Karen Beveridge is a Neuro-Developmental and Sound Therapist specialist. She has been running sessions for ESMS on various aspects of Health and Well-Being, including the way we talk to children about their emotions.
As the ESMS community is thrown into a second period of distance learning, the timing of these sessions could not have been more appropriate. Periods of change and uncertainty can trigger huge swings in mood, from anger and frustration to withdrawal, lethargy, anxiety or feeling upset.
Thankfully, Karen has some insightful advice to help us all understand these feelings, as well as tips for handling these emotions in children of all ages.
Why is feeling safe so important?
Feeling safe is fundamental to well-being. It is primal. When safe, there is a deep sense of calm and irrespective of the challenges and chaos we face, everything feels possible.
Anxiety is simply the fear of not knowing. To counteract this, you can try to focus on what is known to you and what is manageable. For example, you can suggest to your child that they can Facetime a friend, or plan a bike ride on Saturday, or help you to make their favourite pizza. Focus on what you can do rather than what you cannot do, while being honest and realistic.
When you or your child are finding it difficult to manage emotions, I suggest thinking: stop!
You may be trying hard to get your child to join their school lesson or to practise their music or do something else you have asked. They might now feel upset while you feel exhausted constantly juggling things. In that moment, try and stop. It will help you understand that your focus might be misplaced on an outcome rather than yourself or your child. If you can stop it will help you to realise that no-one feels connected at this moment and you can then try to reconnect with yourself and your child. Recognise your feelings by following the next step.
You might have experienced a situation recently where you have asked: 'What is wrong with you?'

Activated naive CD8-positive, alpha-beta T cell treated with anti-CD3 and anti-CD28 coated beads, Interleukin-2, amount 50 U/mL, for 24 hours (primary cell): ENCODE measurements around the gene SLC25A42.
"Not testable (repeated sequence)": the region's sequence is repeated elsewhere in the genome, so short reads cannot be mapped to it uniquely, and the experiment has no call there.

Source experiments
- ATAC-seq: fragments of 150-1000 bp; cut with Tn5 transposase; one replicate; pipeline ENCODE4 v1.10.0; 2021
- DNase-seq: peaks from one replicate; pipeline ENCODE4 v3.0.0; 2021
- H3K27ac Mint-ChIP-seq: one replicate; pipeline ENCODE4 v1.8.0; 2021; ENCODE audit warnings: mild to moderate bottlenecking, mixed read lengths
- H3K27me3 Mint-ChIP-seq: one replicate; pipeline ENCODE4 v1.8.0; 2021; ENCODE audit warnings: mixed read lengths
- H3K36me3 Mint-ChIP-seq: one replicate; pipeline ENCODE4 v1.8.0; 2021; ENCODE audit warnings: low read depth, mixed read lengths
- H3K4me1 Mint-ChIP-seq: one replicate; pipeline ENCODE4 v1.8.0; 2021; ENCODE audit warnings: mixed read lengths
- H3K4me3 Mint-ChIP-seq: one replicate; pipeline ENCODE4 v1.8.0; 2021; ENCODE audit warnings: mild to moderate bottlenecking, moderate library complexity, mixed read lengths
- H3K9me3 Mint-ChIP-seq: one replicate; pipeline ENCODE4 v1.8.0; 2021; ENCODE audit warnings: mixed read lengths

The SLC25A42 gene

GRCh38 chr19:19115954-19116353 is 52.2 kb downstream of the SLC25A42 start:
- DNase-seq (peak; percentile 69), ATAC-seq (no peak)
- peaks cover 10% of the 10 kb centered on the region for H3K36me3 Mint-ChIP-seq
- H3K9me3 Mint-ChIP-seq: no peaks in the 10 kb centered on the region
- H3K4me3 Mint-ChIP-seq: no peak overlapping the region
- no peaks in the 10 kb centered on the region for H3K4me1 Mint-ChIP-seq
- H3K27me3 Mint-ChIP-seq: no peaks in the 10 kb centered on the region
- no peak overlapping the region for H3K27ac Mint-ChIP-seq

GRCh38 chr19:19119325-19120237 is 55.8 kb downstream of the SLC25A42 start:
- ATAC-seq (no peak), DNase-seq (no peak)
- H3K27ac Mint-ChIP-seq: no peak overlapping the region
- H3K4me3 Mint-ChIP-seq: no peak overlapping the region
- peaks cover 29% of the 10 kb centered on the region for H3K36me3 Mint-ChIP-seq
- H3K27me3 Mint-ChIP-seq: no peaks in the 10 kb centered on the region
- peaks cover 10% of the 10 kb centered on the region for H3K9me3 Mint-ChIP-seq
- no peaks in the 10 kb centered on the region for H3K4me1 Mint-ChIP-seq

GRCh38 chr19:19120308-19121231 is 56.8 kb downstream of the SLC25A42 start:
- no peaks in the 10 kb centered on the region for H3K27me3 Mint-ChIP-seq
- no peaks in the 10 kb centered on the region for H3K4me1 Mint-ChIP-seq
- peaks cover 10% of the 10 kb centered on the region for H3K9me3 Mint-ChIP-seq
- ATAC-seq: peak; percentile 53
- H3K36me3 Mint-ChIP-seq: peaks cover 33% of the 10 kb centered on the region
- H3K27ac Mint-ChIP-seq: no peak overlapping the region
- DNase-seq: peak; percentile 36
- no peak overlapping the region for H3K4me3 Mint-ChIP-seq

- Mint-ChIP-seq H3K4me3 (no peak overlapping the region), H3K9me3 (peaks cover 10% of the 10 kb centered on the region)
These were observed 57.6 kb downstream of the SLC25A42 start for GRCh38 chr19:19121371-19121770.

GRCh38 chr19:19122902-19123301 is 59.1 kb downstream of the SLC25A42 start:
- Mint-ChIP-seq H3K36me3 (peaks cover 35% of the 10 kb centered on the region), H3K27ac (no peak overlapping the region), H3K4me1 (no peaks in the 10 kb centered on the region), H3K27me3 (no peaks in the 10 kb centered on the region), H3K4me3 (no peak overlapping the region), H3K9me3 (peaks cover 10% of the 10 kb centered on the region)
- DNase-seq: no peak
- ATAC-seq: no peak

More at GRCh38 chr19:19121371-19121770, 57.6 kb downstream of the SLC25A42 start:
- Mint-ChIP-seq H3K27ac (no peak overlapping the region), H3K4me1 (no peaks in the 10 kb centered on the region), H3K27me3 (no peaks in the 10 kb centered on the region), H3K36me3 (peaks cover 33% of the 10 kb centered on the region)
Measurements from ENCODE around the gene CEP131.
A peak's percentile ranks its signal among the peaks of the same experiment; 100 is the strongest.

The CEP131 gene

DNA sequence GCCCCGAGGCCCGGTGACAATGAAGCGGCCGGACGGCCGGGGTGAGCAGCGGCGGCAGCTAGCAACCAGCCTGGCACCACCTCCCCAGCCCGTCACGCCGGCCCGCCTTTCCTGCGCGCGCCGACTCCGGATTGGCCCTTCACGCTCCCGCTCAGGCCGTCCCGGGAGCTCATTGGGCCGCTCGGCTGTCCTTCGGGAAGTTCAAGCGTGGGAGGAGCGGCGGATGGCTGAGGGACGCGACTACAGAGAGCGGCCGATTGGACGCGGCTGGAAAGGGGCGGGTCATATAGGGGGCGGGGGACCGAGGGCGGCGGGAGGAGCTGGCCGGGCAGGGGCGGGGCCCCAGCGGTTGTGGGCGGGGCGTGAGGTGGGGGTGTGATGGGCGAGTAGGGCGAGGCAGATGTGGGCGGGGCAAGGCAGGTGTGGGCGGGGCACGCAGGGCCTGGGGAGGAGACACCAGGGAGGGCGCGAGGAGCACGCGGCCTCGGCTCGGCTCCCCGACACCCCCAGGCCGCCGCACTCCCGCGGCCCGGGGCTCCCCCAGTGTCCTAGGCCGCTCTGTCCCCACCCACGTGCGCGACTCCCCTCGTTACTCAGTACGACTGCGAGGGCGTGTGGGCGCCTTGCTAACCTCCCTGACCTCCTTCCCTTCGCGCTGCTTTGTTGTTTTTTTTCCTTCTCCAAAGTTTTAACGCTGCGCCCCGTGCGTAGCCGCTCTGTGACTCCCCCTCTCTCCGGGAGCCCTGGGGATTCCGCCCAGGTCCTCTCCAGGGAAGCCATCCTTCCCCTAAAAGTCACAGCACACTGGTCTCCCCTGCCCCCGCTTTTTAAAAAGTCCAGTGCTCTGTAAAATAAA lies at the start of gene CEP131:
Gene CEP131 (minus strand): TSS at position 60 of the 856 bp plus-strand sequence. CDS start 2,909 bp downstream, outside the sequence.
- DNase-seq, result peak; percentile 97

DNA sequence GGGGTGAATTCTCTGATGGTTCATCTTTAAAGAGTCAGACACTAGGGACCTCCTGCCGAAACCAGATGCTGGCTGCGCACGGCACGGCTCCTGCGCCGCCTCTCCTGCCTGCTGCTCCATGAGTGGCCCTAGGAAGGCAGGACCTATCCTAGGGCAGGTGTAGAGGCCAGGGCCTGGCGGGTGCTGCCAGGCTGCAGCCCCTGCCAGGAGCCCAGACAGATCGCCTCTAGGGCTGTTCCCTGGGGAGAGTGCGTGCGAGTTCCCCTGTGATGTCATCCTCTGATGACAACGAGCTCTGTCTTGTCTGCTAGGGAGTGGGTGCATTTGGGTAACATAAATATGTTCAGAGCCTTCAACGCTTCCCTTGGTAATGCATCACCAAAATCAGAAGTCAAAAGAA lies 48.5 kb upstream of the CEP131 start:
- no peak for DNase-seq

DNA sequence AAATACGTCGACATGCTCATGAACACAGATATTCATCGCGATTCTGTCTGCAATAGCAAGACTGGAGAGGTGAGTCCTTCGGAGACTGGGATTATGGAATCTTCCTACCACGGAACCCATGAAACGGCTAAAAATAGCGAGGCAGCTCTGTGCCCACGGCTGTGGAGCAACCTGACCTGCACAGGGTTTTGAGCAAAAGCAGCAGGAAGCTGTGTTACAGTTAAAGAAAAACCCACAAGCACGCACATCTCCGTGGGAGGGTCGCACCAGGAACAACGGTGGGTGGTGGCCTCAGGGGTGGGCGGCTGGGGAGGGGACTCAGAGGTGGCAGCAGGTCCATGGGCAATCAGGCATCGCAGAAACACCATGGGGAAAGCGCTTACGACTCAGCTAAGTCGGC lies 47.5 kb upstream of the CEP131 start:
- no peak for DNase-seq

Replies can often resemble one of the following: 'I don’t know'; 'Nothing!'; 'I hate you!'; 'I hate Maths!'; 'My brother is a pain.' But remember, these responses are all externalisation.
When an exchange like this occurs, I suggest noting how you are feeling. Take a moment to be still and tune in, firstly to yourself, which will in turn help your child. By acknowledging that maybe you feel angry or frustrated, your head might hurt or you feel lonely and sad, it will help you to avoid using phrases that so often spill out when in an emotional state: 'You make me angry'; 'You are so frustrating'; 'You are not doing what you are told.'
These phrases are all similar to your child's emotional responses. While you may be frustrated that your child is not doing as they are told and that in turn is taking you from your work or other plans for that time, these are your feelings to own, tune in to and recognise. Likewise, you must then help your child to own and recognise their feelings and support them to understand this for themselves.
As I mentioned, during times of change and uncertainty feeling safe is crucial. I would like to introduce PACE as a way of thinking, feeling, communicating and behaving that aims to make a child feel safe. PACE stands for Playfulness, Acceptance, Curiosity, Empathy.
Playfulness: Ask your child to pick a game you can play now or later, or suggest getting outside for ten minutes and do some skipping, football passes or put on some music to have a quick kitchen dance.
Acceptance: Verbalise that you know things have been tricky for your child and that they may feel worried or upset, and that you understand this.
Curiosity: Ask some questions to open up a dialogue (‘did you feel lonely when you spoke to Sam yesterday?’).
Empathy: Let them know that you understand that they may be missing certain things just now, or feeling a certain way (‘I know you might be missing your playtimes and activities with friends.’)
While using the PACE way of communicating, try to listen with acuity - add nothing, take nothing away. Try repeating their own words, which can help a child know that you are really listening which offers comfort (‘I heard you say you are lonely.’)
Remember that acceptance of emotions is important. Rather than judge, help them to unpick what they are thinking and what might be activating their emotions. Avoid any blame and instead feel what is real for them in that moment.
Pass the Baton
If you still feel you are repeating instructions and not being listened to on a frequent basis, I suggest becoming selective.
Write down the five key instructions that you would like your child to take responsibility for that day, within their capabilities. Stick it on the fridge door or on their desk, but remember to introduce a level of leeway in the order in which they can choose to do things. You may have certain patterns as to how you like things done – but try and let go of that.
If your child does not follow through with any task, hold the tension. Remind them this is their responsibility and that although you are there to help, you cannot do their tasks for them.
Young people will remember experiences by the connections and support given to them, which helps them navigate through uncertainty. By knowing what is expected of them in each day, they should be able to manage the tasks better.
With thanks to Karen Beveridge for her insight into managing and understanding the wide range of emotions we are all dealing with at the moment.